“You got it, my little rug rat. It was back before the turn of the century, and the people were demanding that the record labels sell music over the Internet.”

“The Internet? What was that, Grandpa?”

“A network for transferring data. It’s what we used before IBM/Budweiser developed the brain implants for wireless reception.”


“As I was saying, the people wanted to buy music over the Internet, like the latest songs Radiohead or Tom Petty & The Heartbreakers, but the labels were concerned that no one would get paid for the music.”

“You mean like those artists you’re always listening to, Grandpa, like Bryan Ferry and Chely Wright?”

“I think the artists were mentioned a couple of times, but the big concern was that the record companies wouldn’t make any money.”

“What happened, Grandpa?”

“The record labels insisted on developing a copy-protected format that would insure payment for songs, but the people couldn’t wait that long. Before you knew it, there were unauthorized copies of songs everywhere, including hits by Jason Mraz, Metallica and Aerosmith.”

“And that was a good thing, Grandpa?”

“That’s what we thought, my little yard monkey. Oh, I remember those times well. We’d spend all day using the computer to download songs by bands such as Bon Jovi and Dave Matthews Band.”

“What’s a computer, Grandpa?”

“That’s what we used for managing data before Microsoft/Ford invented the sphincter microchip implant. We’d spend hours sitting in front of the computer, drinking beer and downloading music by all the big artists, like David Bowie and Bob Dylan.”

“And that led to the beer drought of 2003?”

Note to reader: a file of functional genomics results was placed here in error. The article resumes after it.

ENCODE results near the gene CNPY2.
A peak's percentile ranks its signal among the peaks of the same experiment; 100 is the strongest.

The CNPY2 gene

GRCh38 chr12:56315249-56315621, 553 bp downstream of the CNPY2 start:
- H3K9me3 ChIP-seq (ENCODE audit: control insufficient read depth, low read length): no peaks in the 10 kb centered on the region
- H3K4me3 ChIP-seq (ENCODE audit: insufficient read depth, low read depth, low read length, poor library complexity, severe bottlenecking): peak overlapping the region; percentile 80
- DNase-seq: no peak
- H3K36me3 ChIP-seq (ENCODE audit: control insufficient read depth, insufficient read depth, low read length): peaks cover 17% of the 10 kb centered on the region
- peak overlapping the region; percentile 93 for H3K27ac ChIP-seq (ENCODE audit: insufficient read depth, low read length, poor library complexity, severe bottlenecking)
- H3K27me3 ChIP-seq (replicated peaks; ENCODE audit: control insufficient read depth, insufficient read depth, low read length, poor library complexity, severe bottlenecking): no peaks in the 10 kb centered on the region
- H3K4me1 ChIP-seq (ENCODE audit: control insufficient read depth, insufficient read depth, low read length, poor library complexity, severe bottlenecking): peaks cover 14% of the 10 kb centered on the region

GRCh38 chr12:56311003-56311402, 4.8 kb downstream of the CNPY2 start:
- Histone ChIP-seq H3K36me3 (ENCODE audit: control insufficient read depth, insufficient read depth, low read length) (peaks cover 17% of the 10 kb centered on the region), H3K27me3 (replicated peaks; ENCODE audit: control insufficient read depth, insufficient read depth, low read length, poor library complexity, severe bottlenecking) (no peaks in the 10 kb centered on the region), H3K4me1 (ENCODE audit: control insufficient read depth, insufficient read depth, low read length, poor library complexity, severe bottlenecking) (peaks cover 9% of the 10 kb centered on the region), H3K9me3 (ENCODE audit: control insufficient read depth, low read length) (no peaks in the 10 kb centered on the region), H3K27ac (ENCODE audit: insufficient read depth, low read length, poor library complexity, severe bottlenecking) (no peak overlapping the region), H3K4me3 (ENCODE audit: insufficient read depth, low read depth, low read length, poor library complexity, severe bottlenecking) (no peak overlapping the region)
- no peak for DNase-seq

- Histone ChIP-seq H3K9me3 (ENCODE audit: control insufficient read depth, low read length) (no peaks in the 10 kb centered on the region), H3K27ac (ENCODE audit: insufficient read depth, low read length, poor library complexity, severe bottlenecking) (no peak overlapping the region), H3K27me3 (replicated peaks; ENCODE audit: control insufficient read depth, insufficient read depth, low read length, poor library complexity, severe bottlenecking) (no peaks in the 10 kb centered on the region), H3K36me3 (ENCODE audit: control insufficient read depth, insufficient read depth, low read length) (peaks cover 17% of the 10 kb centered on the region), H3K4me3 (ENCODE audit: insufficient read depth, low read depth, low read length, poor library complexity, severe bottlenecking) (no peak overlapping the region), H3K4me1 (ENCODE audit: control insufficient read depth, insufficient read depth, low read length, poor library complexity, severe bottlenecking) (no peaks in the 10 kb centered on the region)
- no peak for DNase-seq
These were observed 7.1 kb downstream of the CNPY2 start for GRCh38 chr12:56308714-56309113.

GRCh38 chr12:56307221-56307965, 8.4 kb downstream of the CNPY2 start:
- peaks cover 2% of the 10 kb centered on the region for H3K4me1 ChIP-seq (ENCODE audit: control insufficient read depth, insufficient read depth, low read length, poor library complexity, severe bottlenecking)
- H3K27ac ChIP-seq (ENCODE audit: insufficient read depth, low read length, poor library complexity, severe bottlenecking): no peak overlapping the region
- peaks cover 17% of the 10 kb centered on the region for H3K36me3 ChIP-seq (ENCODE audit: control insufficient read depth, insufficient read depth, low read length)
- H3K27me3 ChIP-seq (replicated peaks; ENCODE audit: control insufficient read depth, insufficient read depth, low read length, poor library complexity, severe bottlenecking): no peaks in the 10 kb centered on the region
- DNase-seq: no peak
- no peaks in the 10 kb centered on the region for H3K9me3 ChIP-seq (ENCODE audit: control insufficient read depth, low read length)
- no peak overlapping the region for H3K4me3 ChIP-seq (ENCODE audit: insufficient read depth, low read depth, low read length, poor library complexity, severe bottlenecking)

“Right. And because there was so much free music available, the record companies went out of business.”

“Is that when all the copyright litigation lawyers lost their jobs, Grandpa?”

“Uh, uh, the Great Depression of 2005. Record company executives were out on the streets. Artists weren’t being paid for their creations. I still remember those Hollywood bread lines like they were yesterday.”

“What’s bread, Grandpa?”

“That’s what we used to wrap our burgers in before McDonald’s/Park Davis came up with the Big Mac pill.”

“Then what happened?”

“Well, you had all these great artists, like Merle Haggard and Neil Young, that refused to create new songs because no one could guarantee that they’d be compensated. That’s when the people themselves started making music and distributing it for free.”

“Power to the people!”

“That’s right, my little carpet crawler. And that’s why today’s music is free and we can listen to such great artists like that guy from Des Moines who makes those recordings of himself beating his head against cement blocks.”

“That’s one of my favorites.”

“Mine, too. Oh, look, someone’s at the door. Could you see who it is?”

“Sure, Grandpa.”

“Well? Who is it?”

“Grandpa? He says he’s a recording artist. He wants to know if we can spare some food. He says he hasn’t eaten in days.”

“A recording artist? How many hits has he had?”

“Just one, Grandpa.”

“A one hit wonder, eh? Tell him to try the Salvation Amphitheatre downtown. This is a home, not a charity operation.”